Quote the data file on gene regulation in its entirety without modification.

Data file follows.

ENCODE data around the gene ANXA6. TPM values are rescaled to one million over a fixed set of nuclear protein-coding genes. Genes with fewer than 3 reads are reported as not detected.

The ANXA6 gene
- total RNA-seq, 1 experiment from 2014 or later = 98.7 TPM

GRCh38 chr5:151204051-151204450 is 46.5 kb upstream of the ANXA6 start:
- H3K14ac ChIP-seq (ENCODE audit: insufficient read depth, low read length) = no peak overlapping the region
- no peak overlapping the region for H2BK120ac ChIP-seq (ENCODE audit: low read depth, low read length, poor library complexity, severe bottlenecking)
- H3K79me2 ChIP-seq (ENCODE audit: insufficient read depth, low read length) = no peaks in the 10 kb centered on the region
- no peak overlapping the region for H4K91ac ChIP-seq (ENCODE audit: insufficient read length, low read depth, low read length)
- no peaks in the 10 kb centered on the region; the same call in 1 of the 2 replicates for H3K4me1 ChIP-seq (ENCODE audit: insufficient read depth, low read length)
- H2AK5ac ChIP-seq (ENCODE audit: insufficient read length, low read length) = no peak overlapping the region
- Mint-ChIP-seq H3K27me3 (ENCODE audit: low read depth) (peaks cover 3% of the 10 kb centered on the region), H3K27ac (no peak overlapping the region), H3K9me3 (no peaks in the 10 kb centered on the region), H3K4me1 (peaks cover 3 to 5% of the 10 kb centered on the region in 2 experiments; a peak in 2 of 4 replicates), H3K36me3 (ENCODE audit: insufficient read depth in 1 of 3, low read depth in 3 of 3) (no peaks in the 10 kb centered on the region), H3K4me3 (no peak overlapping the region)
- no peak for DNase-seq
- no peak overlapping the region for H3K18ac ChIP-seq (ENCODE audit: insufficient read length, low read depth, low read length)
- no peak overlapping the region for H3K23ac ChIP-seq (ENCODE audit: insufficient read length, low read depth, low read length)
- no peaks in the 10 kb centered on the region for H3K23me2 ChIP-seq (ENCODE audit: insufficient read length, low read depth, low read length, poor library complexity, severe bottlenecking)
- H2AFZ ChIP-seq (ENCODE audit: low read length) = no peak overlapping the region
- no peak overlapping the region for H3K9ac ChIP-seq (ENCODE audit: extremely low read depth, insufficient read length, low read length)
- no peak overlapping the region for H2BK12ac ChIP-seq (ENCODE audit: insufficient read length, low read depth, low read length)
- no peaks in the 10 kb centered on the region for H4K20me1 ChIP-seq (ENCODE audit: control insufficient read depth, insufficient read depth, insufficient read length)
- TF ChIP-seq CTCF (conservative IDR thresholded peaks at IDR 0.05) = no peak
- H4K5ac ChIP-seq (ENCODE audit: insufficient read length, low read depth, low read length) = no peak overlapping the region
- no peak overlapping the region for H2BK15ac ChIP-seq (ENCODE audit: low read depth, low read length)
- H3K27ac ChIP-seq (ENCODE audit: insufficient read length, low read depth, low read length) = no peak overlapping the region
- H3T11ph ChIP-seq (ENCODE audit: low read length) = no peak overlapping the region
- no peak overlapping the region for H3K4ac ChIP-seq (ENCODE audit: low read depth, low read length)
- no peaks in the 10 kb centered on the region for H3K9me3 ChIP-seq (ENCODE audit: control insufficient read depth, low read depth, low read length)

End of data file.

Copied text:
ENCODE data around the gene ANXA6. TPM values are rescaled to one million over a fixed set of nuclear protein-coding genes. Genes with fewer than 3 reads are reported as not detected.

The ANXA6 gene
- total RNA-seq, 1 experiment from 2014 or later = 98.7 TPM

GRCh38 chr5:151204051-151204450 is 46.5 kb upstream of the ANXA6 start:
- H3K14ac ChIP-seq (ENCODE audit: insufficient read depth, low read length) = no peak overlapping the region
- no peak overlapping the region for H2BK120ac ChIP-seq (ENCODE audit: low read depth, low read length, poor library complexity, severe bottlenecking)
- H3K79me2 ChIP-seq (ENCODE audit: insufficient read depth, low read length) = no peaks in the 10 kb centered on the region
- no peak overlapping the region for H4K91ac ChIP-seq (ENCODE audit: insufficient read length, low read depth, low read length)
- no peaks in the 10 kb centered on the region; the same call in 1 of the 2 replicates for H3K4me1 ChIP-seq (ENCODE audit: insufficient read depth, low read length)
- H2AK5ac ChIP-seq (ENCODE audit: insufficient read length, low read length) = no peak overlapping the region
- Mint-ChIP-seq H3K27me3 (ENCODE audit: low read depth) (peaks cover 3% of the 10 kb centered on the region), H3K27ac (no peak overlapping the region), H3K9me3 (no peaks in the 10 kb centered on the region), H3K4me1 (peaks cover 3 to 5% of the 10 kb centered on the region in 2 experiments; a peak in 2 of 4 replicates), H3K36me3 (ENCODE audit: insufficient read depth in 1 of 3, low read depth in 3 of 3) (no peaks in the 10 kb centered on the region), H3K4me3 (no peak overlapping the region)
- no peak for DNase-seq
- no peak overlapping the region for H3K18ac ChIP-seq (ENCODE audit: insufficient read length, low read depth, low read length)
- no peak overlapping the region for H3K23ac ChIP-seq (ENCODE audit: insufficient read length, low read depth, low read length)
- no peaks in the 10 kb centered on the region for H3K23me2 ChIP-seq (ENCODE audit: insufficient read length, low read depth, low read length, poor library complexity, severe bottlenecking)
- H2AFZ ChIP-seq (ENCODE audit: low read length) = no peak overlapping the region
- no peak overlapping the region for H3K9ac ChIP-seq (ENCODE audit: extremely low read depth, insufficient read length, low read length)
- no peak overlapping the region for H2BK12ac ChIP-seq (ENCODE audit: insufficient read length, low read depth, low read length)
- no peaks in the 10 kb centered on the region for H4K20me1 ChIP-seq (ENCODE audit: control insufficient read depth, insufficient read depth, insufficient read length)
- TF ChIP-seq CTCF (conservative IDR thresholded peaks at IDR 0.05) = no peak
- H4K5ac ChIP-seq (ENCODE audit: insufficient read length, low read depth, low read length) = no peak overlapping the region
- no peak overlapping the region for H2BK15ac ChIP-seq (ENCODE audit: low read depth, low read length)
- H3K27ac ChIP-seq (ENCODE audit: insufficient read length, low read depth, low read length) = no peak overlapping the region
- H3T11ph ChIP-seq (ENCODE audit: low read length) = no peak overlapping the region
- no peak overlapping the region for H3K4ac ChIP-seq (ENCODE audit: low read depth, low read length)
- no peaks in the 10 kb centered on the region for H3K9me3 ChIP-seq (ENCODE audit: control insufficient read depth, low read depth, low read length)